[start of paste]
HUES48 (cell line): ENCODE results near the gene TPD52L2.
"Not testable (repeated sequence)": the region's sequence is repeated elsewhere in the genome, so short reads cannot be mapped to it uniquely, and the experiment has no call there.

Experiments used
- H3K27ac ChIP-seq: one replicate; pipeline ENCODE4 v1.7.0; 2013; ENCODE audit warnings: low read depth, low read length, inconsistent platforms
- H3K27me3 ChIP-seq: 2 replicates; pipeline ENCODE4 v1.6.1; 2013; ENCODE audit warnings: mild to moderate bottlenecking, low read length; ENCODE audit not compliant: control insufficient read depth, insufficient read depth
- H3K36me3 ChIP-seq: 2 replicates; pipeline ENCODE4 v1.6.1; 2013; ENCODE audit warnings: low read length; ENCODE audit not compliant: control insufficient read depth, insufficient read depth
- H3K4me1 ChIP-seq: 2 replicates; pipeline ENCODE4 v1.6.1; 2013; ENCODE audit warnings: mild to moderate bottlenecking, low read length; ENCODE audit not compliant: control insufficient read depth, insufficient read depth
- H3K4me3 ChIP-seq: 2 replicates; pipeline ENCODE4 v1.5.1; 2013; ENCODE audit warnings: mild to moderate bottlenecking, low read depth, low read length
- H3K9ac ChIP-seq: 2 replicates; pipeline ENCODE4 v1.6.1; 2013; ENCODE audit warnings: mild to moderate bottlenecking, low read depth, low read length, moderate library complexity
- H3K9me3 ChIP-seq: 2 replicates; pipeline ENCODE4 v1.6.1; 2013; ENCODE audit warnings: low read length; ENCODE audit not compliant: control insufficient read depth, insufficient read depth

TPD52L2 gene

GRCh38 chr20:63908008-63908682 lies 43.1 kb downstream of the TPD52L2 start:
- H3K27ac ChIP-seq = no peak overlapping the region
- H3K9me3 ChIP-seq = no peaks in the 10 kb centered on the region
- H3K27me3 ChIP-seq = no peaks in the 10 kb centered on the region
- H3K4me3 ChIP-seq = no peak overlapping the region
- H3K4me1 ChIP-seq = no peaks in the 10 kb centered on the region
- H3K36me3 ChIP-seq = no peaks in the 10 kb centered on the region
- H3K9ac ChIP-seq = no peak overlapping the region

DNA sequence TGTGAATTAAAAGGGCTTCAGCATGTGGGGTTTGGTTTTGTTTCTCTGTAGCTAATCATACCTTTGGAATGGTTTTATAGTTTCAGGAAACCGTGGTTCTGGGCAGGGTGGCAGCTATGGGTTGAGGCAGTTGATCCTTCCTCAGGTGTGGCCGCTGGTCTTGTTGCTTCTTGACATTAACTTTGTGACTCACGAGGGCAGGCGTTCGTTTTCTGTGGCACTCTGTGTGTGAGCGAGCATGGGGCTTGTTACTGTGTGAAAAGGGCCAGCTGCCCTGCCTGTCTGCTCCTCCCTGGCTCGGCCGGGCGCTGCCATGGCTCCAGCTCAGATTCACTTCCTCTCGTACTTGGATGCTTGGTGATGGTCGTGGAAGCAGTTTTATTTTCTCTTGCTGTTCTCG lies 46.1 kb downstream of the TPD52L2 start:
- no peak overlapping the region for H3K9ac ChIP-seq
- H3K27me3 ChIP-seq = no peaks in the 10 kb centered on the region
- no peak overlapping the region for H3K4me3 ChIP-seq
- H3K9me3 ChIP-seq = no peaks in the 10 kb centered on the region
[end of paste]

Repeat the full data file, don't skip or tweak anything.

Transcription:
HUES48 (cell line): ENCODE results near the gene TPD52L2.
"Not testable (repeated sequence)": the region's sequence is repeated elsewhere in the genome, so short reads cannot be mapped to it uniquely, and the experiment has no call there.

Experiments used
- H3K27ac ChIP-seq: one replicate; pipeline ENCODE4 v1.7.0; 2013; ENCODE audit warnings: low read depth, low read length, inconsistent platforms
- H3K27me3 ChIP-seq: 2 replicates; pipeline ENCODE4 v1.6.1; 2013; ENCODE audit warnings: mild to moderate bottlenecking, low read length; ENCODE audit not compliant: control insufficient read depth, insufficient read depth
- H3K36me3 ChIP-seq: 2 replicates; pipeline ENCODE4 v1.6.1; 2013; ENCODE audit warnings: low read length; ENCODE audit not compliant: control insufficient read depth, insufficient read depth
- H3K4me1 ChIP-seq: 2 replicates; pipeline ENCODE4 v1.6.1; 2013; ENCODE audit warnings: mild to moderate bottlenecking, low read length; ENCODE audit not compliant: control insufficient read depth, insufficient read depth
- H3K4me3 ChIP-seq: 2 replicates; pipeline ENCODE4 v1.5.1; 2013; ENCODE audit warnings: mild to moderate bottlenecking, low read depth, low read length
- H3K9ac ChIP-seq: 2 replicates; pipeline ENCODE4 v1.6.1; 2013; ENCODE audit warnings: mild to moderate bottlenecking, low read depth, low read length, moderate library complexity
- H3K9me3 ChIP-seq: 2 replicates; pipeline ENCODE4 v1.6.1; 2013; ENCODE audit warnings: low read length; ENCODE audit not compliant: control insufficient read depth, insufficient read depth

TPD52L2 gene

GRCh38 chr20:63908008-63908682 lies 43.1 kb downstream of the TPD52L2 start:
- H3K27ac ChIP-seq = no peak overlapping the region
- H3K9me3 ChIP-seq = no peaks in the 10 kb centered on the region
- H3K27me3 ChIP-seq = no peaks in the 10 kb centered on the region
- H3K4me3 ChIP-seq = no peak overlapping the region
- H3K4me1 ChIP-seq = no peaks in the 10 kb centered on the region
- H3K36me3 ChIP-seq = no peaks in the 10 kb centered on the region
- H3K9ac ChIP-seq = no peak overlapping the region

DNA sequence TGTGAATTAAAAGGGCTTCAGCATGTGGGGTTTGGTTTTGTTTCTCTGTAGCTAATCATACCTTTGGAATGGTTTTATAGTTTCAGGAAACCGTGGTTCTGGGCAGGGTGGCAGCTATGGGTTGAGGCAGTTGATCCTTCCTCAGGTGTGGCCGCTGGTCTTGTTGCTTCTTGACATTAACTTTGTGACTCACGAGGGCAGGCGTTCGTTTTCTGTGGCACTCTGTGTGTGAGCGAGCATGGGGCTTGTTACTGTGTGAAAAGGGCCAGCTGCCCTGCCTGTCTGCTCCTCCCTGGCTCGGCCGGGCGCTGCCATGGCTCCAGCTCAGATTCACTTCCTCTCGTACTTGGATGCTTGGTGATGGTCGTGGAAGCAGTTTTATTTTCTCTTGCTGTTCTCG lies 46.1 kb downstream of the TPD52L2 start:
- no peak overlapping the region for H3K9ac ChIP-seq
- H3K27me3 ChIP-seq = no peaks in the 10 kb centered on the region
- no peak overlapping the region for H3K4me3 ChIP-seq
- H3K9me3 ChIP-seq = no peaks in the 10 kb centered on the region